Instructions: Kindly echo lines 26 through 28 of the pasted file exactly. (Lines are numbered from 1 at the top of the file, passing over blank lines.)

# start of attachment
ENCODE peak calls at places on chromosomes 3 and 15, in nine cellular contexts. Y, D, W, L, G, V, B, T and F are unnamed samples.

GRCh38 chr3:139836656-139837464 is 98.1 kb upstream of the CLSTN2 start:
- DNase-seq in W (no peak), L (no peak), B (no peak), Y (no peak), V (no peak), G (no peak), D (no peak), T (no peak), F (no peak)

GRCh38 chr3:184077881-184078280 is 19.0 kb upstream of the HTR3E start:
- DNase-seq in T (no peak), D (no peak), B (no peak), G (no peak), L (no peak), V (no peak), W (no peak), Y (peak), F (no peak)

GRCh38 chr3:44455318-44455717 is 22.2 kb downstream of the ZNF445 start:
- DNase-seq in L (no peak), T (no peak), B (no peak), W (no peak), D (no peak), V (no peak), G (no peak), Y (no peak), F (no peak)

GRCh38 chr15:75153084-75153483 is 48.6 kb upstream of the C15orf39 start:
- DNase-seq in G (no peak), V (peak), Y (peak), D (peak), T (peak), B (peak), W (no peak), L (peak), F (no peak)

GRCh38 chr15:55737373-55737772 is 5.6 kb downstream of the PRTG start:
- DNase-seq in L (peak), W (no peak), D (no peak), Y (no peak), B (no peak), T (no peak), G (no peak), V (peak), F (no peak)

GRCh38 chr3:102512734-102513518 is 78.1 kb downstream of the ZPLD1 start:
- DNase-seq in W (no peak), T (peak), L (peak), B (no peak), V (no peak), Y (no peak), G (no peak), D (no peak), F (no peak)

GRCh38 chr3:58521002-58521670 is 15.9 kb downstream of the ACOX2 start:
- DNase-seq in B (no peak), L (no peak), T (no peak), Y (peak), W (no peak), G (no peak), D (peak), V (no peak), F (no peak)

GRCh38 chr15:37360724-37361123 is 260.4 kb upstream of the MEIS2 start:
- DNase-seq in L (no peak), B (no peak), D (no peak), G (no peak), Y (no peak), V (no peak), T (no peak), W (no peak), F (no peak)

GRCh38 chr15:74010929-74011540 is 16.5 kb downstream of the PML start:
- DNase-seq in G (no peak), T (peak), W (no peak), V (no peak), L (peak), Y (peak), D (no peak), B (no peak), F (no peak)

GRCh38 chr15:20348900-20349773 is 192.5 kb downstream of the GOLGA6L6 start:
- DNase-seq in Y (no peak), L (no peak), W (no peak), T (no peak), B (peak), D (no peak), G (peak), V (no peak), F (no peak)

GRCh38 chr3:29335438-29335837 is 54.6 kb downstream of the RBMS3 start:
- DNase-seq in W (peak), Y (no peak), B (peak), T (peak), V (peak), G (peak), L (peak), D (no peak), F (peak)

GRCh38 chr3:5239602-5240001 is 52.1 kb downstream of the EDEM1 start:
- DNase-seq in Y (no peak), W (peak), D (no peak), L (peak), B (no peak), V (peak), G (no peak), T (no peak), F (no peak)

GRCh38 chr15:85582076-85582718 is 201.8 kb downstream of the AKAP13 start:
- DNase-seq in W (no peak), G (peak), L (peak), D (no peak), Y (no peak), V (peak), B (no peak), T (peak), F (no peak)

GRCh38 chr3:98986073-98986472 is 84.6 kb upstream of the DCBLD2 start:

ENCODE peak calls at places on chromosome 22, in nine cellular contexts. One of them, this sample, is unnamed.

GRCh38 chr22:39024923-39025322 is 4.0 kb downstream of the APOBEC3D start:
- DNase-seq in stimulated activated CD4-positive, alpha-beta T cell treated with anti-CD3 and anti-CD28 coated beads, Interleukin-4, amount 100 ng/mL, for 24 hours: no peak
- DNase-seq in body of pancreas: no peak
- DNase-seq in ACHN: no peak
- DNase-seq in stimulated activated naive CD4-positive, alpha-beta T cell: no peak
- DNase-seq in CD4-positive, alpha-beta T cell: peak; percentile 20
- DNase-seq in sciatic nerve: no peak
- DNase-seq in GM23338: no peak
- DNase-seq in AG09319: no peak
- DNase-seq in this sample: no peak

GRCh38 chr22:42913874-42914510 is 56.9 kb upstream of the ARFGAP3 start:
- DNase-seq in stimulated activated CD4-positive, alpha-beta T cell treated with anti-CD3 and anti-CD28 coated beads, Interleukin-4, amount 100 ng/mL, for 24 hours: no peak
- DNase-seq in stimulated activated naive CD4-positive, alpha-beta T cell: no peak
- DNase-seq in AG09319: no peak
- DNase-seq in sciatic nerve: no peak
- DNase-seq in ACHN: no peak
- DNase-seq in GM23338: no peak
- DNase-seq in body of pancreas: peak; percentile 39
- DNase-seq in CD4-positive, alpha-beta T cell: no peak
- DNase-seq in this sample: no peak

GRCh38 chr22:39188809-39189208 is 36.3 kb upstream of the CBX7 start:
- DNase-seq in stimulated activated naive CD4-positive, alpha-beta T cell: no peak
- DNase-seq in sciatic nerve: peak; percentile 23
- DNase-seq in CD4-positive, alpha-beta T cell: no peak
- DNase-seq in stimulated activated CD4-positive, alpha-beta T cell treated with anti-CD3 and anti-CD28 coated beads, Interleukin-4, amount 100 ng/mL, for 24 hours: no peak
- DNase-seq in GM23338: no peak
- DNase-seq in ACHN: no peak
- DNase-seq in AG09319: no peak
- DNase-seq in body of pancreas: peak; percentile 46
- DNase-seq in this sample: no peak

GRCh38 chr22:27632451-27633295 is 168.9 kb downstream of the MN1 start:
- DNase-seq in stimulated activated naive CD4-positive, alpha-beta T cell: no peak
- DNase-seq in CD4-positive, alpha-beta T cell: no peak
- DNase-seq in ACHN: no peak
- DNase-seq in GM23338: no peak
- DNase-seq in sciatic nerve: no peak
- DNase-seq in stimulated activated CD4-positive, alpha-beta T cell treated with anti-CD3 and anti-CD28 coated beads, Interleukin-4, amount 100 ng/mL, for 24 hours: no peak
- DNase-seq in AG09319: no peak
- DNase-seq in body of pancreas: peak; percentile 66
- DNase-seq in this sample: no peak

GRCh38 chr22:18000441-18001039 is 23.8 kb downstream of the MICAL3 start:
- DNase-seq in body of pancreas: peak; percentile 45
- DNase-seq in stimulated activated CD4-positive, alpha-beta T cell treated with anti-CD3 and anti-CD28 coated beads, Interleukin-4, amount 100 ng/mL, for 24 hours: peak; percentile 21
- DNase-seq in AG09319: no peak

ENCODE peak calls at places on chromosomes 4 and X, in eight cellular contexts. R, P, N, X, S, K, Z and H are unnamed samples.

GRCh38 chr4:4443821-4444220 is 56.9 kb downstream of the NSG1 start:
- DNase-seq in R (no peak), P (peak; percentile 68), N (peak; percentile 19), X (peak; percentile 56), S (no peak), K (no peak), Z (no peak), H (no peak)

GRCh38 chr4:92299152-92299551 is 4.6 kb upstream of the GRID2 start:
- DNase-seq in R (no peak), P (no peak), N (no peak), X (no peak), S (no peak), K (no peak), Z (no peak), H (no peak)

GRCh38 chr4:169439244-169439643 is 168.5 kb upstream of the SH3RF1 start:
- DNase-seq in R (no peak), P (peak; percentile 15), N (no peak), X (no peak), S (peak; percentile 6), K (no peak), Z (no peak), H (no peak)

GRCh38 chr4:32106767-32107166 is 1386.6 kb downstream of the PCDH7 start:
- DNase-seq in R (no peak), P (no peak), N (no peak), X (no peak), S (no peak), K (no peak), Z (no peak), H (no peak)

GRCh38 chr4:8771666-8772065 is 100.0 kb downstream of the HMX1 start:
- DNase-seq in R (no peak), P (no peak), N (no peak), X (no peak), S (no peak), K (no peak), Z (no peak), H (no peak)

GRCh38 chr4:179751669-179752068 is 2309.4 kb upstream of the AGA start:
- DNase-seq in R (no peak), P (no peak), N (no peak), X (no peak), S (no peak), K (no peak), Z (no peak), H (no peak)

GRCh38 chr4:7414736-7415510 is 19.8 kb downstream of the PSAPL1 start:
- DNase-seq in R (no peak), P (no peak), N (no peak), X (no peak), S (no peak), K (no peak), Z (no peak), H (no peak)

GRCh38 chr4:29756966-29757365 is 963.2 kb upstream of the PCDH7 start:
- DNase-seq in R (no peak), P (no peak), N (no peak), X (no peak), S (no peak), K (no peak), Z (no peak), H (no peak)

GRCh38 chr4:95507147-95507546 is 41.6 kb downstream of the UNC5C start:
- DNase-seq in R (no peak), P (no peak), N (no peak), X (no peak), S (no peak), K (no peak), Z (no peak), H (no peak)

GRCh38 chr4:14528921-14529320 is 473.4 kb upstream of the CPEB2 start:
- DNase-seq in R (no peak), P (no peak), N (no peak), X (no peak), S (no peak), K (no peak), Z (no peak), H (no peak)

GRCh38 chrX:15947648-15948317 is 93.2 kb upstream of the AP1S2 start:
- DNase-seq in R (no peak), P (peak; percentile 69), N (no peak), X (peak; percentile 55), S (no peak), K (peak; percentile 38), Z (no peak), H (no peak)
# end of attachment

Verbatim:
GRCh38 chr15:85582076-85582718 is 201.8 kb downstream of the AKAP13 start:
- DNase-seq in W (no peak), G (peak), L (peak), D (no peak), Y (no peak), V (peak), B (no peak), T (peak), F (no peak)

GRCh38 chr3:98986073-98986472 is 84.6 kb upstream of the DCBLD2 start: